In the summer months the luscious, sweet, ripe, black berries may play with your psyche and entrance you into dreams of blackberry pie, fruit-filled jam, and warm blackberry cobbler topped with vanilla bean ice cream. With any good fortune, these dreams will be abruptly interrupted by the stab of a thorn puncturing your skin to bring you back into reality. Ow! Then, with a tangle of sticky vines grabbing at your pant leg that seek to draw you further into the colony as you struggle to break free, your mind turns to fighting for the cause of native plants once again, and you pull out. Whew!...that was close.
The battle is on once again. To outsmart this pernicious alien, we have to anticipate its reaction to our control methods and be cognizant of what conditions it considers favorable and what conditions it has difficulty thriving in. Treatment of leaves with a herbicide such as Garlon( will knock back the above-ground stems and prevent sprouting from the root crown, but may stimulate sucker formation on the lateral roots. Thus, the aboveground canes may be killed with herbicide (only where watercourses will not be influenced), or cut and removed or burned (to prevent the cuttings from resprouting), and then the roots dug up. The canes can be cut with a heavy duty brush mower, weed eater outfitted with a metal blade (plastic string can be used in subsequent cuttings), tractor-mounted mower, loppers, pruners, or scythe. Burning is effective in removing large thickets but follow-up treatment is required to control resprouts. The best time to cut canes is at the start of flowering, when food supply in the roots is at its lowest and new seeds have not yet been produced.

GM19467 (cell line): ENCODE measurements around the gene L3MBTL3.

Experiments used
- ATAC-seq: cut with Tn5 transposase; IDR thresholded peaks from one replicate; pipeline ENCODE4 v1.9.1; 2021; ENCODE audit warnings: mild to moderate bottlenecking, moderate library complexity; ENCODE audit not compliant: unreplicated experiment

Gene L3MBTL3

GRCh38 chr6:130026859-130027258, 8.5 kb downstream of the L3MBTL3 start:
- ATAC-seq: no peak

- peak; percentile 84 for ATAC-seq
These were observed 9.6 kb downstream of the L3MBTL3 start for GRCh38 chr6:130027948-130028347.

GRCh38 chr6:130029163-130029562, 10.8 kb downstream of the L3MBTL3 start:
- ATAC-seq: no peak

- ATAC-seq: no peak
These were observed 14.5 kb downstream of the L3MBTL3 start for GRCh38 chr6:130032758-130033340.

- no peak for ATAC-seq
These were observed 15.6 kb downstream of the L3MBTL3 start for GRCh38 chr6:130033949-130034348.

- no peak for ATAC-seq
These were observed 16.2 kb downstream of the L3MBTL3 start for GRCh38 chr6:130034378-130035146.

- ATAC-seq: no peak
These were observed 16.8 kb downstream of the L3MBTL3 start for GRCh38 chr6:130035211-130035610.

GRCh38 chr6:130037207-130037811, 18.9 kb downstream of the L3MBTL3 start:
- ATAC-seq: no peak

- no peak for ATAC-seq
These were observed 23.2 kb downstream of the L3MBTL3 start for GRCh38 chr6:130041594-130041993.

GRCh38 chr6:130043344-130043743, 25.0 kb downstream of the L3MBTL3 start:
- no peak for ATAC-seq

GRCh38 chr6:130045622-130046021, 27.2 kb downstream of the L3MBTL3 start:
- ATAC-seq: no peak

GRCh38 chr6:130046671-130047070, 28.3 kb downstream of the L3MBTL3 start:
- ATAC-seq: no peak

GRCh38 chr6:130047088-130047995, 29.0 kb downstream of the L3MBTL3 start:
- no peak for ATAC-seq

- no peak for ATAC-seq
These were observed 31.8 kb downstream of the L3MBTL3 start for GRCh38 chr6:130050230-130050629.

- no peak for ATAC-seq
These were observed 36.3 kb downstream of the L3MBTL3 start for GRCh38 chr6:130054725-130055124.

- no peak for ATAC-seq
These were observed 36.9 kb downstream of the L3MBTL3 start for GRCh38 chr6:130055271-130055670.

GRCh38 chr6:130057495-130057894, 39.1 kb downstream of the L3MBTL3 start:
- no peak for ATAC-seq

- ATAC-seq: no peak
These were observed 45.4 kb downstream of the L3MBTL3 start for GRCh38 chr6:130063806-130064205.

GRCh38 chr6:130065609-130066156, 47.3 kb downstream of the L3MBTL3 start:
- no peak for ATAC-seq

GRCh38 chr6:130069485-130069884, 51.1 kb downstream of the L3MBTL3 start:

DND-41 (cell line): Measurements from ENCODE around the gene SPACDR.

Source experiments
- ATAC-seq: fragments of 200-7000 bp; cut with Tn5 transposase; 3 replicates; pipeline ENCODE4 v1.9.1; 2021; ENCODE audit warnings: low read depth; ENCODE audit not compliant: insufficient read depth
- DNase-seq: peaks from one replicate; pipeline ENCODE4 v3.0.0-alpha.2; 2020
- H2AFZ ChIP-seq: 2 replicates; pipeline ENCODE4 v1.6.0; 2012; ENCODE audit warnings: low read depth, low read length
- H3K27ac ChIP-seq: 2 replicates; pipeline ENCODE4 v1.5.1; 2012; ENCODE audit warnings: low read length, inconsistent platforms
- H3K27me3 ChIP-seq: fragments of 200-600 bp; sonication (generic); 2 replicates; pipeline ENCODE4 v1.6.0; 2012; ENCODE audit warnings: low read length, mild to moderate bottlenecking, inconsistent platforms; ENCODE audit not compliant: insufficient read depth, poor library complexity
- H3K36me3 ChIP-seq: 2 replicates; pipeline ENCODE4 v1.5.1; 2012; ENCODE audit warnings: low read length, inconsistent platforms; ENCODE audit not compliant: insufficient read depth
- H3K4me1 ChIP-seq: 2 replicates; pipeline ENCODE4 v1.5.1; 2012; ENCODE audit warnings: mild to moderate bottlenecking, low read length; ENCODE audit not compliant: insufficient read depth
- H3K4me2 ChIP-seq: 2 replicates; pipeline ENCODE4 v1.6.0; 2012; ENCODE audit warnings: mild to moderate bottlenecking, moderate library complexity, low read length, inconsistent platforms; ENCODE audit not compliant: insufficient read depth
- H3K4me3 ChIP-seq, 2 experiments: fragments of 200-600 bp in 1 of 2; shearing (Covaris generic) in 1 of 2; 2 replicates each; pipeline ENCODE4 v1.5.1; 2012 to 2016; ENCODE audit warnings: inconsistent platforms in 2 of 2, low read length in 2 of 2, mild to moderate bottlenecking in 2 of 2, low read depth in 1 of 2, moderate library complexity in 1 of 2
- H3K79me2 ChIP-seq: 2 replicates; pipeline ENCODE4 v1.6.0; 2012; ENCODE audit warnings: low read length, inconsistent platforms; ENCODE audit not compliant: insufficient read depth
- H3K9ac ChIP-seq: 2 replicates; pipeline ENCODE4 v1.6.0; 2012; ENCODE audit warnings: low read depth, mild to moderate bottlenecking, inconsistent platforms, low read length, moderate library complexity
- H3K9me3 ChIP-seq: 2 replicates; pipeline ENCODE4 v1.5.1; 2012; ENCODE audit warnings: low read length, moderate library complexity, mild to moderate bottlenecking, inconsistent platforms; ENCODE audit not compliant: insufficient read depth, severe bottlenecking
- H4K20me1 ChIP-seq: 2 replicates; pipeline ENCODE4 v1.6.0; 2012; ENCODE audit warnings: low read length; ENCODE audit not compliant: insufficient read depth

After removing the canes to make the battlefield more accessible and manageable, a choice must be made regarding the type of follow-up treatment. Repeat cuttings will assist in exhausting food supplies. Grazing goats have also proven effective in depleting the plants' resources. For small infestations, hand-digging roots is preferable. Every piece of root that breaks off and remains in the soil may produce a new plant, and so a thorough job must be done. As an alternative after the first cutting, large pieces of overlapping cardboard, ideally 2 or 3 layers thick, can be laid down and then covered with weed-free straw. This technique is effective in starving the plants of all sunlight that could be captured to replenish their reserves. Overlapping the cardboard is important because sprouts can come up through the cracks. Seeds can remain viable in the soils for several years, and after germination require ample sunlight for survival. Thus, planting fast-growing native shrubs and trees to create shade will limit blackberry re-establishment.
The plan of attack is set. Now, who will win the battle? Are we keener, stronger, and more tenacious than this above-average weed? Let's regroup in about 5 years to discuss the outcome of our collective efforts.
Almost all pollen-collecting bees are densely clothed in branched or plumose hairs, amongst which the pollen grains become trapped. The effect is enhanced further by static electricity. A flying bee builds up an electro-static charge of at least 45 pC, equivalent to a potential of 450 volts, on its body. Most floral structures, including the anthers, are well-insulated and pollen is attracted to the bee from the anthers, jumping a gap of 0.5 mm. It seems that the stigma of the flower is better earthed than other floral structures, so that pollen grains on an incoming, highly charged bee will be attracted preferentially to the stigma rather than to other parts of the flower.
From "Bees of the World" by Christopher O'Toole